Work Team Effectiveness & Organization Culture

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Work Team Effectiveness and Organizational Culture
Gene One Benchmarking
March 20, 2007

Gene One Benchmarking
Change is not always easy to come by. Sometimes change causes a good thing to go bad, while at other times it can cause bad things to improve. Businesses have to be ready for change management at any juncture within their life cycle if they expect to have longevity within the industries that they operate. However, these changes can only be overcome through positive direction from leaders within the company and through that organization’s infrastructure maintaining similar mindsets throughout its makeup. Change can carry with it a multiplicity of risks and gains. It is up to every person within a company to either capitalize on the gains or mitigate the risk involved when change occurs. This paper will assess a scenario entitled Gene One as it compares and contrast companies that have dealt with similar issues regarding the changes, leadership, and mindsets with their companies. Since change does encompass an array of issues this paper will narrow that list by benchmarking and focusing on two specific topics. Those two topics are organizational culture and work team effectiveness. Scenario Background

The Gene One scenario deals with a biotech research and development (R&D) company. This company, from start up, built a reputation that presented them as industry leaders dedicated to developing products and implementing industry-changing concepts that would become contributable assets to society. Having grown into a $400 million company in just eight short years this company’s CEO, Don Ruiz, wants to take this company public within the next 36 months. Don Ruiz’s vision for the company has stirred change throughout every sector of the company because it was not discussed on a company wide level before being presented to the senior team. The senior team understands that this IPO venture will result in capital gains, but they are concerned with the timing of the proposal. The company’s Chief HR Officer, Greg Thoman, along with Michelle Houghton, CFO, has raised the issue of organizational compliances and registration to company’s seeking to go public. Charles Jones, the Marketing Officer wants to know how projected marketing quotas will be met. Teri Robertson, CTO, along with R&D teams feel that making money and meeting quotas and deadlines will cut into the time that could be given to effective research. John Kirby and Susan Well, Executive Board Members, are questioning the skills sets of various senior team members and their ability to successfully carry out an IPO venture. Consequently, this IPO venture has brought about too many changes, too quickly, for this eight-year start up company to grasp in the 36-month time frame given by the CEO. Resignations are being drafted while other employees are just trying to cope with the perspective changes. In a final analysis of Gene One’s situations this company’s organizational culture and work team effectiveness is being called into question. Work Team Effectiveness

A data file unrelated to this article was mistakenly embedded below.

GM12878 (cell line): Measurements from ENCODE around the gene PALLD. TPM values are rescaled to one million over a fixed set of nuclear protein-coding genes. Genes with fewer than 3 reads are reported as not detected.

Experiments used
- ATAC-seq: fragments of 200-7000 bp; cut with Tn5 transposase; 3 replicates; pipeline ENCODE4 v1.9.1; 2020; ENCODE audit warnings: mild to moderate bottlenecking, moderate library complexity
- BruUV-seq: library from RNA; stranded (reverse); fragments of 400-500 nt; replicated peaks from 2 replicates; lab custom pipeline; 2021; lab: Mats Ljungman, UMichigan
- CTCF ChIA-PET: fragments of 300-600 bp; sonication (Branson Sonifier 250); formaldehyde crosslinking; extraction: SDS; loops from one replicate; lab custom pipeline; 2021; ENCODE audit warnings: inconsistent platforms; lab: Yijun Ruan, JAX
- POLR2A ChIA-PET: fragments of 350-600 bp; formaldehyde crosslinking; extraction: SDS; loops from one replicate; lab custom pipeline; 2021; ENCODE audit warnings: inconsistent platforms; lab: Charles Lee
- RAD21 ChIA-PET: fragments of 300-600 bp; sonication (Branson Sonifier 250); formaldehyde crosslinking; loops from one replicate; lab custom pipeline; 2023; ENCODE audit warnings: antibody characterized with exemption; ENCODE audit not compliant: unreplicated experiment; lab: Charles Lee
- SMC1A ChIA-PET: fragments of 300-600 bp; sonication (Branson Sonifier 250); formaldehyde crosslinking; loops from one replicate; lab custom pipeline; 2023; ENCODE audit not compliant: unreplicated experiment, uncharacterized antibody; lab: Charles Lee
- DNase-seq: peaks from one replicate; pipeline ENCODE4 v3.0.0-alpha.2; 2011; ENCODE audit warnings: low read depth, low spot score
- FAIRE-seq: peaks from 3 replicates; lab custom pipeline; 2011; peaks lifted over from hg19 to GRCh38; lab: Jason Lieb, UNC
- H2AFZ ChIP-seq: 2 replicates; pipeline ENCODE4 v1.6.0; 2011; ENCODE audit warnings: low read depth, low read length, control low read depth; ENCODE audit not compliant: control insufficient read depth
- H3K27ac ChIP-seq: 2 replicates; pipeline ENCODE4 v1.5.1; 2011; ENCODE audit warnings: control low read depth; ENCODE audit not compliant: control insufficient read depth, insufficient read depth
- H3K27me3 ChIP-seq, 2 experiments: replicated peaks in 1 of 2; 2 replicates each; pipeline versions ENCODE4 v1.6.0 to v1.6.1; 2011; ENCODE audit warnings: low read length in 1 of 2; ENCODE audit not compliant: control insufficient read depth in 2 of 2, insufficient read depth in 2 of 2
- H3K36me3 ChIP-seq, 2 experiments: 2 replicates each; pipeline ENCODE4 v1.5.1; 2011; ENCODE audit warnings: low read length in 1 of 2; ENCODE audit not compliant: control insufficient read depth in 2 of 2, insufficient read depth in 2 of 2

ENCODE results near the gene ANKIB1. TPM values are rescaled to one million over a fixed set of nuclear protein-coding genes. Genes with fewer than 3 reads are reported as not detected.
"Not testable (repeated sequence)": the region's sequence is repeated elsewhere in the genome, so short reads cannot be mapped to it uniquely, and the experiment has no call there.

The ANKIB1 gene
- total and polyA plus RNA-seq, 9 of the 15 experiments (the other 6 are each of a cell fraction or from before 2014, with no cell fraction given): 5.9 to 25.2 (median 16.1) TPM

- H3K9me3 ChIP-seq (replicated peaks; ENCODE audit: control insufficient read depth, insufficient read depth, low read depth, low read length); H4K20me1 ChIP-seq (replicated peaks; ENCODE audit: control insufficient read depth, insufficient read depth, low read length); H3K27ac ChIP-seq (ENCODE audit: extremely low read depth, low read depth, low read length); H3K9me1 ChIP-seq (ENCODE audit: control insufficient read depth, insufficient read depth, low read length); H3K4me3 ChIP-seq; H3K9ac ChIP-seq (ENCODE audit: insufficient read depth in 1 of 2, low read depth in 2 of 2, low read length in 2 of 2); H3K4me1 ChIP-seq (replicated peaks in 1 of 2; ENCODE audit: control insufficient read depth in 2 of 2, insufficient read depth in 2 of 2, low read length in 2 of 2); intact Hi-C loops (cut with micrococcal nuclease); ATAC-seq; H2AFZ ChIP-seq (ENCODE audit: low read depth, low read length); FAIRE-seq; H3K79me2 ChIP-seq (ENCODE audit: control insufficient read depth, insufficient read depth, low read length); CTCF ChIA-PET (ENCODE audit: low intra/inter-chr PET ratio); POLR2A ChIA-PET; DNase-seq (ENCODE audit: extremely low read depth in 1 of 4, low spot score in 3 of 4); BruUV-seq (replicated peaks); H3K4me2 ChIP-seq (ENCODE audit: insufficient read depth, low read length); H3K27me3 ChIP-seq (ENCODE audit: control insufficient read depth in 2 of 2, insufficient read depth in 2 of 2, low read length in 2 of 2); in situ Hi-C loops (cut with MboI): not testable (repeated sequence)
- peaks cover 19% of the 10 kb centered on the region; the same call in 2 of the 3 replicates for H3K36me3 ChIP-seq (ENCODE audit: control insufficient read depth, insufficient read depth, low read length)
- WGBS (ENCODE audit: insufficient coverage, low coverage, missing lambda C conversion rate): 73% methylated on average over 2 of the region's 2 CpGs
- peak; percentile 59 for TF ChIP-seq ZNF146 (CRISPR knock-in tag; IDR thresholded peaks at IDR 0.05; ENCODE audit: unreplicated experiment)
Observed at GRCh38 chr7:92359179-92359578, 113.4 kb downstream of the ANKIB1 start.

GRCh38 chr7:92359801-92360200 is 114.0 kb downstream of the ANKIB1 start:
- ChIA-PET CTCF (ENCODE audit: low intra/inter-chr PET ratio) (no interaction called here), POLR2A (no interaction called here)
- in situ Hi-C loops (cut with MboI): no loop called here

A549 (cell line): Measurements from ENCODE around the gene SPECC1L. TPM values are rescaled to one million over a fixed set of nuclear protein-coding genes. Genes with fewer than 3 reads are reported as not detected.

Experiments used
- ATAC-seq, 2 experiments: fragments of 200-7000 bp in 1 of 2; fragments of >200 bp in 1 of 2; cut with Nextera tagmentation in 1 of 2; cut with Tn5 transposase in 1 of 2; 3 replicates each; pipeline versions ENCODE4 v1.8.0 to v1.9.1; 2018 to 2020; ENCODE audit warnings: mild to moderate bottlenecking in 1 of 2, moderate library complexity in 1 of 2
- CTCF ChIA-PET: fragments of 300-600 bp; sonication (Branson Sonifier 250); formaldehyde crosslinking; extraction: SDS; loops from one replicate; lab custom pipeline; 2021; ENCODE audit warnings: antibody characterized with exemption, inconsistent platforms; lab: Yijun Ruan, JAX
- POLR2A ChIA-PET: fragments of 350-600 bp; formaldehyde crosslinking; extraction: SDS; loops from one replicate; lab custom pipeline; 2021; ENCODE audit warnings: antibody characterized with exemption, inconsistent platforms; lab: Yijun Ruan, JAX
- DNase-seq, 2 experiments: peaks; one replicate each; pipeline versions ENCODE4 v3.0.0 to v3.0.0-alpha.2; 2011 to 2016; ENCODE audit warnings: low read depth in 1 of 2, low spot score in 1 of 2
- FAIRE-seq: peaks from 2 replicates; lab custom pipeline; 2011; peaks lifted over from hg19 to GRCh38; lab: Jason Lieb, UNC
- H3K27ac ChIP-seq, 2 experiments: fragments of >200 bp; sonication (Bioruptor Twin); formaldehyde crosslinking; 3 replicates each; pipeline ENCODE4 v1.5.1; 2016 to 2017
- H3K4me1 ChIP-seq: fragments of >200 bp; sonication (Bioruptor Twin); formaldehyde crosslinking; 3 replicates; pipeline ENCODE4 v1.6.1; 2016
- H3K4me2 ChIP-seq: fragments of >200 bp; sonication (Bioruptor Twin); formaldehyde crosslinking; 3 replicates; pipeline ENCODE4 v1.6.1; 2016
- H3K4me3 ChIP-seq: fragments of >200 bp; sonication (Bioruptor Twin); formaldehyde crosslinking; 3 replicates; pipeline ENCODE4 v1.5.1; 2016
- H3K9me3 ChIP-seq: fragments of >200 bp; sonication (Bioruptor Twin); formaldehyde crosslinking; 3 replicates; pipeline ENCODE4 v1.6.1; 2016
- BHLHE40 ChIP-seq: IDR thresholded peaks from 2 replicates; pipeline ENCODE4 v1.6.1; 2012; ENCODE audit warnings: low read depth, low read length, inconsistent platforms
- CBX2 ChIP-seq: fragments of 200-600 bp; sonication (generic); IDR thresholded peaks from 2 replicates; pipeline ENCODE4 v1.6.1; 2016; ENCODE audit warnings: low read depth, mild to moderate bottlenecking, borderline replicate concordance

Gene One is currently experiencing a lack of cohesive work environment due to the introduction of the IPO venture. “It has been proven that an effective team has five prerequisites to success: the right composition of team members; a clear definition of the scope of the work required; clear attainable goals; the time needed to achieve the goals; and the support of management” (Most, 2006, p.29). Don Ruiz is lacking the support and confidence of his senior team members as he seeks to move the business into the pubic sector. He does not have the needed support and confidence among the group, which are necessary commodities needed to nurture the natural desires for success. While this is a regular challenge faced by companies determined to become industry leaders, teams can easily self-destruct without a unified goal. Through...
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